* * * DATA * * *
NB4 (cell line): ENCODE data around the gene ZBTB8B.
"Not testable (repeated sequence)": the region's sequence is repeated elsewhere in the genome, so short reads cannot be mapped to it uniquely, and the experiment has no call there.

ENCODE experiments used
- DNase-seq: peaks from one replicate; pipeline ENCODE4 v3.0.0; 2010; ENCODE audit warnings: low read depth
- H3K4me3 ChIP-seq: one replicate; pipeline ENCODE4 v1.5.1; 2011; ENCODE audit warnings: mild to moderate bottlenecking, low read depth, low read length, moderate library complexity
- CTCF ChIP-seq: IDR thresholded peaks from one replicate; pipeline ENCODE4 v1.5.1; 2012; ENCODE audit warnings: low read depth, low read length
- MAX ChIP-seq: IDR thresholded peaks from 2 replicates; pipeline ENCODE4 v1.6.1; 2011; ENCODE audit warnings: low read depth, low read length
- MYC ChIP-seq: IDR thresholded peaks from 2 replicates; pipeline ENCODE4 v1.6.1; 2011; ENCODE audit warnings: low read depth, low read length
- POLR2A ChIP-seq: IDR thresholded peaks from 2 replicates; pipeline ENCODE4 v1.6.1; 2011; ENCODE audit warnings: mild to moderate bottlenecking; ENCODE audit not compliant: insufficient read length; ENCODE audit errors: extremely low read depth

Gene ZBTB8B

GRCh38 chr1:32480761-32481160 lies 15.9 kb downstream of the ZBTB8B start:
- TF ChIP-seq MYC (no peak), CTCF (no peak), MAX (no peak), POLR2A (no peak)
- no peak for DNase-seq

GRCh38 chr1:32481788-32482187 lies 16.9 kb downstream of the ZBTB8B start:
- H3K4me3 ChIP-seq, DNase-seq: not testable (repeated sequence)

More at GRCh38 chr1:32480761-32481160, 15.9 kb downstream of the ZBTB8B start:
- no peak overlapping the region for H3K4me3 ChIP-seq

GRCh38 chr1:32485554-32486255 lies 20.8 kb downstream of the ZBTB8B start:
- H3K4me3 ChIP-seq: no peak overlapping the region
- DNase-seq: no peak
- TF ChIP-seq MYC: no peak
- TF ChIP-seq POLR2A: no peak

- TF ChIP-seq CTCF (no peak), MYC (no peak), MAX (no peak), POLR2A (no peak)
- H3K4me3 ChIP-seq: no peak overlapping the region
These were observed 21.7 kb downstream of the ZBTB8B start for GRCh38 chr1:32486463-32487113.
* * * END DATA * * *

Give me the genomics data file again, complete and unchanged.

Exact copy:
NB4 (cell line): ENCODE data around the gene ZBTB8B.
"Not testable (repeated sequence)": the region's sequence is repeated elsewhere in the genome, so short reads cannot be mapped to it uniquely, and the experiment has no call there.

ENCODE experiments used
- DNase-seq: peaks from one replicate; pipeline ENCODE4 v3.0.0; 2010; ENCODE audit warnings: low read depth
- H3K4me3 ChIP-seq: one replicate; pipeline ENCODE4 v1.5.1; 2011; ENCODE audit warnings: mild to moderate bottlenecking, low read depth, low read length, moderate library complexity
- CTCF ChIP-seq: IDR thresholded peaks from one replicate; pipeline ENCODE4 v1.5.1; 2012; ENCODE audit warnings: low read depth, low read length
- MAX ChIP-seq: IDR thresholded peaks from 2 replicates; pipeline ENCODE4 v1.6.1; 2011; ENCODE audit warnings: low read depth, low read length
- MYC ChIP-seq: IDR thresholded peaks from 2 replicates; pipeline ENCODE4 v1.6.1; 2011; ENCODE audit warnings: low read depth, low read length
- POLR2A ChIP-seq: IDR thresholded peaks from 2 replicates; pipeline ENCODE4 v1.6.1; 2011; ENCODE audit warnings: mild to moderate bottlenecking; ENCODE audit not compliant: insufficient read length; ENCODE audit errors: extremely low read depth

Gene ZBTB8B

GRCh38 chr1:32480761-32481160 lies 15.9 kb downstream of the ZBTB8B start:
- TF ChIP-seq MYC (no peak), CTCF (no peak), MAX (no peak), POLR2A (no peak)
- no peak for DNase-seq

GRCh38 chr1:32481788-32482187 lies 16.9 kb downstream of the ZBTB8B start:
- H3K4me3 ChIP-seq, DNase-seq: not testable (repeated sequence)

More at GRCh38 chr1:32480761-32481160, 15.9 kb downstream of the ZBTB8B start:
- no peak overlapping the region for H3K4me3 ChIP-seq

GRCh38 chr1:32485554-32486255 lies 20.8 kb downstream of the ZBTB8B start:
- H3K4me3 ChIP-seq: no peak overlapping the region
- DNase-seq: no peak
- TF ChIP-seq MYC: no peak
- TF ChIP-seq POLR2A: no peak

- TF ChIP-seq CTCF (no peak), MYC (no peak), MAX (no peak), POLR2A (no peak)
- H3K4me3 ChIP-seq: no peak overlapping the region
These were observed 21.7 kb downstream of the ZBTB8B start for GRCh38 chr1:32486463-32487113.